What good is information technology-

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					?Most companies ought to have an IT department. This appears to be an obvious
observation. However, it is worth recognizing that, in the memories of more than half
the working population of the US, a company department organized solely around
information technology was unheard of. The IT department has evolved from a
narrowly focused data processing element of the accounting department to a function
that supports and, in many cases, drives, nearly every area of the company. This has
happened in a mere 40 years. Stand-alone IT departments are a relatively recent
development. The number of people working in technology-related jobs grew six
times faster between 1983 and 1998 than the US workforce at large. Information
technology related industries doubled their share of the US economy between 1977
and 1998. Practically overnight, technology related services have become a global,
trillion-dollar industry.

The principle driver behind this remarkable, rapid creation of a vibrant, sophisticated,
and enormous industry and the attendant inclusion of a department dedicated to it in
every credible company, is the quest for business productivity improvement.

The notion of technology investments as a driver of US business productivity has a
controversial history. The benefits of technology investments (and IT departments)
were not always so apparent. Productivity growth in the US faltered from the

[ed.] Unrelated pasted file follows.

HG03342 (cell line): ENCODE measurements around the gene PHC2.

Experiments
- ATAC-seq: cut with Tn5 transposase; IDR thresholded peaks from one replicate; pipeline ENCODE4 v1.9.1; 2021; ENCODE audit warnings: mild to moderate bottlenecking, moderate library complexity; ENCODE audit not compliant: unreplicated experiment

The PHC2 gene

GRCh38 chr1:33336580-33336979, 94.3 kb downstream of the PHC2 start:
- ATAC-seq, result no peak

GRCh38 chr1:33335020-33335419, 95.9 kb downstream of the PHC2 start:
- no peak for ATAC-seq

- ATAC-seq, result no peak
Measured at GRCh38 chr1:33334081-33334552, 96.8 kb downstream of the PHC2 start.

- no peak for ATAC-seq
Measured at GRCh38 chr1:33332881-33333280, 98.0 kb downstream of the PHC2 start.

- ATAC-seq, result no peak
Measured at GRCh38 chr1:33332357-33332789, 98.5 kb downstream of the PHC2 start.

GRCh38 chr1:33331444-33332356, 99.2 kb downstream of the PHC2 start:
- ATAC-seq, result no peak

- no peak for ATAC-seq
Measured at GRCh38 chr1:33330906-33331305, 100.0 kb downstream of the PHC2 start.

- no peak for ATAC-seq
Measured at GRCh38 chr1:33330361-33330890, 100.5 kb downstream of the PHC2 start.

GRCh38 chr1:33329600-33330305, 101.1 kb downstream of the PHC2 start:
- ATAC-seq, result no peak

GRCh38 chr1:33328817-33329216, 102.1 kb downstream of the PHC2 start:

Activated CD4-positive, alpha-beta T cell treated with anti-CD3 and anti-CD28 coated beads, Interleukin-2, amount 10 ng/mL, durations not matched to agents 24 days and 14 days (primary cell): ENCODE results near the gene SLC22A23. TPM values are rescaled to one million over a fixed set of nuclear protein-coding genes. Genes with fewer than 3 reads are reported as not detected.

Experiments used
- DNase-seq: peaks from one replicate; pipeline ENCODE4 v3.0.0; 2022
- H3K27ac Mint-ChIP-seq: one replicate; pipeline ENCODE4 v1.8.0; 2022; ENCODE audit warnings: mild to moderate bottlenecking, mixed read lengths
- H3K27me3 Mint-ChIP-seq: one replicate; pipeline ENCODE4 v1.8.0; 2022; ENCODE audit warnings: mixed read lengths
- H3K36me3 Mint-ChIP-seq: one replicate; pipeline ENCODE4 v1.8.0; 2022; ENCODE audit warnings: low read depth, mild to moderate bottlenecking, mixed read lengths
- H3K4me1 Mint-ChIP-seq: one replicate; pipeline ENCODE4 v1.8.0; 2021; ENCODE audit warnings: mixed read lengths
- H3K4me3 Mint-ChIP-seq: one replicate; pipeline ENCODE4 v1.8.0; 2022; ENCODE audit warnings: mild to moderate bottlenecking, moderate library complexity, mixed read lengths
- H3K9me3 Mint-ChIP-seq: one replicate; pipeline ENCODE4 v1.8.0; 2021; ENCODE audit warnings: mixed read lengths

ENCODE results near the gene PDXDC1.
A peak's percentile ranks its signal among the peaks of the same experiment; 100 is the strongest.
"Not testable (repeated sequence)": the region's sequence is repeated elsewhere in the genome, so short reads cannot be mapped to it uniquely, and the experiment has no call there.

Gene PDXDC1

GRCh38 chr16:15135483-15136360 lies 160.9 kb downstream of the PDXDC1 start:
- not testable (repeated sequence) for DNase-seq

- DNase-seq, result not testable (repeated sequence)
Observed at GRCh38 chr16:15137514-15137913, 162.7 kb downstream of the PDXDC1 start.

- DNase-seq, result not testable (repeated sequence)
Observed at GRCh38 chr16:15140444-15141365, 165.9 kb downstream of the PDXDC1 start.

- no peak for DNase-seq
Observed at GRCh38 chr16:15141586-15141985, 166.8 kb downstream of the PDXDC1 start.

mid-1970s through the early 1990s, in spite of large technology investments from
most major US corporations. The disconnect between heavy capital and expense
investment and the theoretically associated improvements in productivity led to a
so-called productivity paradox. In reaction to the failure of such large investments to
produce the expected productivity gains, MIT Nobel Laureate Robert Solow famously
remarked in 1987, "You can see the computer age everywhere but in the productivity
statistics." More recent research suggests that the productivity benefits from the
deployment of technology have had a massive, albeit delayed, impact on the US and
world economy.

A variety of researchers have concluded that investments in IT have been instrumental
in the improved productivity seen in the US economy beginning in the mid 1990s. In
early 2000, the Federal Reserve gave information technology investments credit for
approximately $50 billion in productivity improvement, which represents more than
65% of the total $70 billion in productivity gains seen by businesses in the US in the
last half of 1990s.

The Federal Reserve staff report, by Kevin J Stiroh, concluded, "Industry-level data
show a broad productivity resurgence that reflects both the production and the use of
IT. The most IT-intensive industries experienced significantly larger productivity
gains than other industries." The report went even further, attributing most of the
productivity improvement to technology. "Results show that virtually all of the
aggregate productivity acceleration can be traced to the industries that either produce
IT or use IT most intensively."
Business 2.0 magazine summarized the turnabout in top economic thinkers
viewpoints on the productivity gains from technology, saying that those
gains: ...materialized in force beginning in 1995. What followed was a five year run in
which productivity grew an astonishing 2.8 percent a year, or double the rate of the
previous two decades. (The numbers may sound small, but at 2.8 percent, living
standards double every 25 years; at 1.4 percent, they double every 50.)

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